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Dividends and Directors Salary: A Financial Analysis

Limited Company

Dividends and Directors Salary: A Financial Analysis

Directors’ Salary: 

What is a ‘directors’ salary’? 

When setting up a limited company, one of the benefits is the fact that you as a director are legally separated from the business. As a result, you’re not allowed to simply take all the profits from the limited company, but you do have the flexibility in deciding how to pay yourself. 

The most tax efficient way to pay yourself is usually by paying yourself a salary under the limited company, whilst also taking advantage of dividend payments – this salary you take is a ‘directors’ salary’. 

Why take both a salary and dividends? 

As a director, you’ll be both an employee of your limited company, whilst technically being an employer at the same time. This means that since you’re taking a salary, you’ll need to pay National Insurance Contributions (NICs). 

You are not required to pay National Insurance Contributions on dividends however, which is why we recommend taking a smaller salary so you have a steady income and making up for any differences through dividends. 

How much should you pay yourself? 

When deciding on your salary as a director, the main points you should consider are: 2,817 Business People Taking Money Stock Photos - Free & Royalty-Free Stock Photos from Dreamstime

  • National Insurance Contributions 
  • Employees within the business 
  • Dividend allowance 
  • Personal allowance 
  • Tax relief on employee salaries 

When considering National Insurance Contributions, you’ll also need to be aware of the different thresholds for both employee’s and employer’s NI. Please see a table below, showing you a breakdown of these different thresholds.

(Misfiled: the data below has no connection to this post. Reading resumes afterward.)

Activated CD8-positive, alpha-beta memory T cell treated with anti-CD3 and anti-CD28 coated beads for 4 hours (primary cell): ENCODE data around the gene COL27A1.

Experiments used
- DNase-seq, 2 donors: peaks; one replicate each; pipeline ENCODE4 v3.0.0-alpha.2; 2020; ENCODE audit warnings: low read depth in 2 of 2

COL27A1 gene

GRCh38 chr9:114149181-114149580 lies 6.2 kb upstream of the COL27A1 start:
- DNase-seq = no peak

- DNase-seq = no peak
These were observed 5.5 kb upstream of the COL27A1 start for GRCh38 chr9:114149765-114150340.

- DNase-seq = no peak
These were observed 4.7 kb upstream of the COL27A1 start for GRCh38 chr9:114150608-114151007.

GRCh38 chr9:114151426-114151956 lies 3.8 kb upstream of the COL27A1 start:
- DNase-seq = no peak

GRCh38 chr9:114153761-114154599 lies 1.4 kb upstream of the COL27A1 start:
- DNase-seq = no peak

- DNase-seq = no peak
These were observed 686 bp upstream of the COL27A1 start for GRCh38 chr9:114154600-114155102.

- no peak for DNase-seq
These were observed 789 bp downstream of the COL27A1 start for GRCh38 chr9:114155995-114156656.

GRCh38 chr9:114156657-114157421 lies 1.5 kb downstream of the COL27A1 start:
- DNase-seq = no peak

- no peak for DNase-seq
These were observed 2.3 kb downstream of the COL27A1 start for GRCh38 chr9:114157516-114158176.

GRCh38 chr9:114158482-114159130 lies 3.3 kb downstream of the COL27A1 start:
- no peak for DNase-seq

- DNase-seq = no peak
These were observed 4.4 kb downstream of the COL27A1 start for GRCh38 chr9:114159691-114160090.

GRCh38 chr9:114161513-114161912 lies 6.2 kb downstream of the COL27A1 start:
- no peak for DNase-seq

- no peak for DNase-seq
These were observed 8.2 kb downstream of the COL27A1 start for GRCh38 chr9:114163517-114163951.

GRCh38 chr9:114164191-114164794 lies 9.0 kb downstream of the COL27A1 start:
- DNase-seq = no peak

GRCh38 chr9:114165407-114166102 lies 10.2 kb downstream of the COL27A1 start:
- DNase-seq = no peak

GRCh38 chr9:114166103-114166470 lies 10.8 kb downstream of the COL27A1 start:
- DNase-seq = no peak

Employee/Employer Thresholds: 

£ per week  2023 to 2024  6th July 2022 to 5th April 2023  6th April 2022 to the 5th of July 2022 
Lower Earning Limit: Employees who earn less than this don’t incur NI, but also don’t accrue benefits such as qualifying payments towards their state pension.  £123  £123  £123 
Primary Threshold: Employees begin paying NI at this point as soon as they earn above the threshold. If they don’t earn above the primary threshold, but they do earn above the lower earnings, they won’t be expected to pay NI, but they can still accrue benefits.  £242  £242  £190 
Secondary Threshold: Employees won’t pay national insurance at this point, but this is when the employer threshold comes into effect at the following rates:
2022/2023 – 15.05% (6th April 2022 to 5th November 2022) & 13.8% (6th November 2022 to 5th April 2023)
2023/2024 – 13.8%  
£175  £175  £175 
Upper Earning Limit: All employees pay a lower rate of national insurance at this point. Employer rates are the same as the secondary threshold:
2022/2023 – 15.05% (6th April 2022 to 5th November 2022) & 13.8% (6th November 2022 to 5th April 2023)
2023/2024 – 13.8%  
£967  £967  £967 


Based on this table, in order to optimise your salary, we’d recommend taking above the Lower Earning Limited so that you can build your qualifying years for state pension, whilst simultaneously looking to stay below the Primary Threshold. This means you can enjoy your National Insurance benefits, whilst not having to pay it. 

Since the Primary Threshold starts at £12,570, this also allows you to take advantage of your personal allowance, so you’ll only be taxed on any income after this point. 

What are the benefits of having a ‘directors’ salary’? 

There are a multitude of benefits to having a salary paid to you by your limited company, which we have listed below for you. 

  • Employee salaries can be claimed as a business expense, which can then be offset against your corporation tax. 
  • If you have more than 1 director under a salary, i.e. 2 directors or 1 director and 1 employee, you can benefit from the £5,000 Employment Allowance. 
  • You can make contributions towards your pension scheme, which is a tax-efficient way to save for retirement. 
  • If you choose to take a salary of £9,100 – 12,570, you won’t have to pay national insurance as an employee. 
  • You can still take dividends from the company to make up the difference at the end of the year, without potentially pushing yourself into the higher tax bracket. 
  • If a Director is paid £9,100, it presents a corporation tax saving of £1,729, whilst also utilising the Directors personal free allowance so they do not suffer personal tax. 

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